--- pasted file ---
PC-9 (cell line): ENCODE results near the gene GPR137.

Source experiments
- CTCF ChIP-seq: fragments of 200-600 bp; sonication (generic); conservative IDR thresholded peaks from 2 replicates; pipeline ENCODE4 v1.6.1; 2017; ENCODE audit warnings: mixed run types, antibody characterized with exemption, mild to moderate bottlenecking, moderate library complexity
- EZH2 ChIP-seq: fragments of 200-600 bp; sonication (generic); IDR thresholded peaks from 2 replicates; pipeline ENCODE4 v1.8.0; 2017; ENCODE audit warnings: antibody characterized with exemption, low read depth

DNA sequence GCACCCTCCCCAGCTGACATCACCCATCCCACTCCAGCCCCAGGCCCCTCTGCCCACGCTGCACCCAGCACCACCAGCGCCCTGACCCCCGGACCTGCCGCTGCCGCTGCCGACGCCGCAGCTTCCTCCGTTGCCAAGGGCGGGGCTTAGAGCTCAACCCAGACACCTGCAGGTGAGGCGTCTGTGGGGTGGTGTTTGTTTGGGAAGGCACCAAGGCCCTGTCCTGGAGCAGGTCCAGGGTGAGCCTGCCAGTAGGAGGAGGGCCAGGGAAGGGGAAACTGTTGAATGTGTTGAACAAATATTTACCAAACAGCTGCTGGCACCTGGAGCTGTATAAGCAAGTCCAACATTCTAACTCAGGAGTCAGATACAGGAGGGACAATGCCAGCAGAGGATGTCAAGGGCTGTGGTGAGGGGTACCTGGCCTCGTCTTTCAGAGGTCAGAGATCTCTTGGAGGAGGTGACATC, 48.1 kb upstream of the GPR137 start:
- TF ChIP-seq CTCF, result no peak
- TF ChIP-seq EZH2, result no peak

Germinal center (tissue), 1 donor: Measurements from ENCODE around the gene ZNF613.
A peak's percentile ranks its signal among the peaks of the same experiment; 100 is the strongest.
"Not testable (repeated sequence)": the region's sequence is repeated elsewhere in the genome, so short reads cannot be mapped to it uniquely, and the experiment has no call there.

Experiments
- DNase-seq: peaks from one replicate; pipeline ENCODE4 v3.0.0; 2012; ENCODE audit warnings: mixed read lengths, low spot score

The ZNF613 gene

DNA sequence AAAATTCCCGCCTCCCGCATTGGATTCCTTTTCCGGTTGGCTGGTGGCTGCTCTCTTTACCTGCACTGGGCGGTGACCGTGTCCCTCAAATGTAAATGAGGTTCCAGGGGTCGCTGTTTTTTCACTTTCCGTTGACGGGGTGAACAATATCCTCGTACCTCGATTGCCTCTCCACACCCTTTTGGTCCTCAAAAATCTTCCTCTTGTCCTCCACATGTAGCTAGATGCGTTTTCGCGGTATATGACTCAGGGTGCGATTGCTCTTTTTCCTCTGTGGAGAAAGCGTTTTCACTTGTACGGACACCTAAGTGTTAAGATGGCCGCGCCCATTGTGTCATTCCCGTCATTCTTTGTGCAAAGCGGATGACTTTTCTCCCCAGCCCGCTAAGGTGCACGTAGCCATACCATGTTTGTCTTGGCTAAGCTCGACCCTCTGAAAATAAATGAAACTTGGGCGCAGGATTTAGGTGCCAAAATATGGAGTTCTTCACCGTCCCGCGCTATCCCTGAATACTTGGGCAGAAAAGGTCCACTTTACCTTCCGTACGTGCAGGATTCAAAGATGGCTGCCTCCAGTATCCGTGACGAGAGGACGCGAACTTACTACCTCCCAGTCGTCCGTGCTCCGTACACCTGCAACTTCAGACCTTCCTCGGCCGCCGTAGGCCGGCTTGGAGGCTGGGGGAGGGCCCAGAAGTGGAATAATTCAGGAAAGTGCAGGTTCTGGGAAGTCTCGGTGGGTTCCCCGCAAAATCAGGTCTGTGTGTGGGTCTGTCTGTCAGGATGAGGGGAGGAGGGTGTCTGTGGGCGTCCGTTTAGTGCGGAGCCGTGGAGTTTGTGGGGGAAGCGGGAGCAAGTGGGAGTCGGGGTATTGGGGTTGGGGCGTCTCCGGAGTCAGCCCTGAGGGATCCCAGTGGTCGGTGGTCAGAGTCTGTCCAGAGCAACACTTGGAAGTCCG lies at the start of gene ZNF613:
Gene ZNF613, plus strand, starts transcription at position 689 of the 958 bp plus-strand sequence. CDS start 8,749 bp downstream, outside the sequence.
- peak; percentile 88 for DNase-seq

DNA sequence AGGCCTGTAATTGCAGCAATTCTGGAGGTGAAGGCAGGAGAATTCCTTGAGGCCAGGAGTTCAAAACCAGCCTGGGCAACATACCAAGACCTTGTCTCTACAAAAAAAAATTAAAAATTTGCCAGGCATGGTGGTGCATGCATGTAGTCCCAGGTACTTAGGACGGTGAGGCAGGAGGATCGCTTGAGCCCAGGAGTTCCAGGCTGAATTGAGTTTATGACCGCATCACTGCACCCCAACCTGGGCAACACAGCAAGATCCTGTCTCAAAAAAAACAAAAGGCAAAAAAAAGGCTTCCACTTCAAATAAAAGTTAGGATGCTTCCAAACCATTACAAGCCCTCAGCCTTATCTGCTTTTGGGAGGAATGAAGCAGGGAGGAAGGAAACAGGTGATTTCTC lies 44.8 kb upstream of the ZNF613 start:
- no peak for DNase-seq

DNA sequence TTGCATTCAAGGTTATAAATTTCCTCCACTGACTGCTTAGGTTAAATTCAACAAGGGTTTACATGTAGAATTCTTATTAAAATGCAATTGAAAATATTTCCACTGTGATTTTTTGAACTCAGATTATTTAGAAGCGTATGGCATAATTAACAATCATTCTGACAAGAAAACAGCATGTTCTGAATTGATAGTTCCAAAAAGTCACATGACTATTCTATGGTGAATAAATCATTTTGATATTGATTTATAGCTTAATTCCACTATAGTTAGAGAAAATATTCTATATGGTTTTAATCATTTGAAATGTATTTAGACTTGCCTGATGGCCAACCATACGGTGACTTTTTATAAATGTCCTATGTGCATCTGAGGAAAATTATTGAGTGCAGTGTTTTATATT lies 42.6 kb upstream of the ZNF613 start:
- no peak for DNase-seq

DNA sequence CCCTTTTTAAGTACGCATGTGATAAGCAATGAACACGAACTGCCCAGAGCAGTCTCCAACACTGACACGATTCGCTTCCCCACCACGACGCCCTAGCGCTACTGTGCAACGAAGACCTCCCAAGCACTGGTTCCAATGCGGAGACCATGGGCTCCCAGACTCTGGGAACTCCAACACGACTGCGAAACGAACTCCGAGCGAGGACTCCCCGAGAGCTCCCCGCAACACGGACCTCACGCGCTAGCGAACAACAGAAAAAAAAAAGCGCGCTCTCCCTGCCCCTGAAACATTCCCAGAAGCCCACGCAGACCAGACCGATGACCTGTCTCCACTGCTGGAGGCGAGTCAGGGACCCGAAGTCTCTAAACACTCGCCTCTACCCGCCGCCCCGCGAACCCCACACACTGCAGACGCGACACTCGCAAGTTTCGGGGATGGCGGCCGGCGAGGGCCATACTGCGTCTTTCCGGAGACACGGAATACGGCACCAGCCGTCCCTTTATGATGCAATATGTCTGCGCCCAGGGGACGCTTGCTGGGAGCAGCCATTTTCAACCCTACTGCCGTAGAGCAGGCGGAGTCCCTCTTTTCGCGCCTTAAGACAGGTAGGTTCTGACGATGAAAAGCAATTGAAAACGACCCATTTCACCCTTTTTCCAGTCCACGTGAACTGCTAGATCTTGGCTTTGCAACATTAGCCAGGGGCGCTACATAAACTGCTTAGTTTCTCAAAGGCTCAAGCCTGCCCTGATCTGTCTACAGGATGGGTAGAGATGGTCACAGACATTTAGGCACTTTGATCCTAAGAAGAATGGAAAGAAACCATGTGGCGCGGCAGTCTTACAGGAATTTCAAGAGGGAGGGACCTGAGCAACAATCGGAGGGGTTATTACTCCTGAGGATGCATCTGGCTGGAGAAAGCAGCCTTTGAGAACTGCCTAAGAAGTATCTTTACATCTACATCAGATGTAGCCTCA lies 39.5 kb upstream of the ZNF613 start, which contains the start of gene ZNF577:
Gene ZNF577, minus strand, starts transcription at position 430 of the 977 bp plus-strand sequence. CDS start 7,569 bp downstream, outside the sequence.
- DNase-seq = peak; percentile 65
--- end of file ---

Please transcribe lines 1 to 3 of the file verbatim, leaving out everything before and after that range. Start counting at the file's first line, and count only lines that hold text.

PC-9 (cell line): ENCODE results near the gene GPR137.

Source experiments
- CTCF ChIP-seq: fragments of 200-600 bp; sonication (generic); conservative IDR thresholded peaks from 2 replicates; pipeline ENCODE4 v1.6.1; 2017; ENCODE audit warnings: mixed run types, antibody characterized with exemption, mild to moderate bottlenecking, moderate library complexity